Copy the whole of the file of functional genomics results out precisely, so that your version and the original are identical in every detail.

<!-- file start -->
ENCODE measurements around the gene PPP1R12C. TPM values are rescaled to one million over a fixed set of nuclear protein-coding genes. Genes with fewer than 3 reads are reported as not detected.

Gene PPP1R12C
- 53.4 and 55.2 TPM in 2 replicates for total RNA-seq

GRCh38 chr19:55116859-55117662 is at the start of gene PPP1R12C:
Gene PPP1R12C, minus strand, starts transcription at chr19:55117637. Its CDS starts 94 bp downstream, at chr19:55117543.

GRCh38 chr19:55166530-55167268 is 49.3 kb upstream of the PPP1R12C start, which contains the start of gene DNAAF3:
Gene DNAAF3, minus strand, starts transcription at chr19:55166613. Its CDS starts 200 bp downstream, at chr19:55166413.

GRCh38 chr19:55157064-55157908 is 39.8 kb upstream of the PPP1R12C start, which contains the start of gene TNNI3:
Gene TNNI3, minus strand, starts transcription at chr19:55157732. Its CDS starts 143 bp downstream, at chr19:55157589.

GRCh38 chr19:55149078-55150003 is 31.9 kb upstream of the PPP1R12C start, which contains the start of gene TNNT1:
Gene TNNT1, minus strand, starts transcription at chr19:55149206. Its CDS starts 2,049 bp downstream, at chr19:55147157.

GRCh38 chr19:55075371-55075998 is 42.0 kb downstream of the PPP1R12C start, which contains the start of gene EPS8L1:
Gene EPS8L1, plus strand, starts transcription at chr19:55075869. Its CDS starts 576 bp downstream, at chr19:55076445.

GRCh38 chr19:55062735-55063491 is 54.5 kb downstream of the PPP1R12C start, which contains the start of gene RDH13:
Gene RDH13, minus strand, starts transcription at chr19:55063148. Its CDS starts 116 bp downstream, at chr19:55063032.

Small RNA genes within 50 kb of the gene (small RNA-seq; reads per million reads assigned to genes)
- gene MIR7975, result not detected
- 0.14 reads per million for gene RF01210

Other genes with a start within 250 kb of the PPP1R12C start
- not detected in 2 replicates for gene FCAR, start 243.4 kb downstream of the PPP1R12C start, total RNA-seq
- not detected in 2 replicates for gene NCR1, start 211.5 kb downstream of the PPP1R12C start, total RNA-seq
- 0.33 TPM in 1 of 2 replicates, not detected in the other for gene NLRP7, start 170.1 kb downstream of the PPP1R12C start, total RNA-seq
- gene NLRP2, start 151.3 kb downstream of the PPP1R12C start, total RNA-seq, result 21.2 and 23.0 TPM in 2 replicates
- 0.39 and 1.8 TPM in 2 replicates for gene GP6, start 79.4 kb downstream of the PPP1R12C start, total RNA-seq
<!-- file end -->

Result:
ENCODE measurements around the gene PPP1R12C. TPM values are rescaled to one million over a fixed set of nuclear protein-coding genes. Genes with fewer than 3 reads are reported as not detected.

Gene PPP1R12C
- 53.4 and 55.2 TPM in 2 replicates for total RNA-seq

GRCh38 chr19:55116859-55117662 is at the start of gene PPP1R12C:
Gene PPP1R12C, minus strand, starts transcription at chr19:55117637. Its CDS starts 94 bp downstream, at chr19:55117543.

GRCh38 chr19:55166530-55167268 is 49.3 kb upstream of the PPP1R12C start, which contains the start of gene DNAAF3:
Gene DNAAF3, minus strand, starts transcription at chr19:55166613. Its CDS starts 200 bp downstream, at chr19:55166413.

GRCh38 chr19:55157064-55157908 is 39.8 kb upstream of the PPP1R12C start, which contains the start of gene TNNI3:
Gene TNNI3, minus strand, starts transcription at chr19:55157732. Its CDS starts 143 bp downstream, at chr19:55157589.

GRCh38 chr19:55149078-55150003 is 31.9 kb upstream of the PPP1R12C start, which contains the start of gene TNNT1:
Gene TNNT1, minus strand, starts transcription at chr19:55149206. Its CDS starts 2,049 bp downstream, at chr19:55147157.

GRCh38 chr19:55075371-55075998 is 42.0 kb downstream of the PPP1R12C start, which contains the start of gene EPS8L1:
Gene EPS8L1, plus strand, starts transcription at chr19:55075869. Its CDS starts 576 bp downstream, at chr19:55076445.

GRCh38 chr19:55062735-55063491 is 54.5 kb downstream of the PPP1R12C start, which contains the start of gene RDH13:
Gene RDH13, minus strand, starts transcription at chr19:55063148. Its CDS starts 116 bp downstream, at chr19:55063032.

Small RNA genes within 50 kb of the gene (small RNA-seq; reads per million reads assigned to genes)
- gene MIR7975, result not detected
- 0.14 reads per million for gene RF01210

Other genes with a start within 250 kb of the PPP1R12C start
- not detected in 2 replicates for gene FCAR, start 243.4 kb downstream of the PPP1R12C start, total RNA-seq
- not detected in 2 replicates for gene NCR1, start 211.5 kb downstream of the PPP1R12C start, total RNA-seq
- 0.33 TPM in 1 of 2 replicates, not detected in the other for gene NLRP7, start 170.1 kb downstream of the PPP1R12C start, total RNA-seq
- gene NLRP2, start 151.3 kb downstream of the PPP1R12C start, total RNA-seq, result 21.2 and 23.0 TPM in 2 replicates
- 0.39 and 1.8 TPM in 2 replicates for gene GP6, start 79.4 kb downstream of the PPP1R12C start, total RNA-seq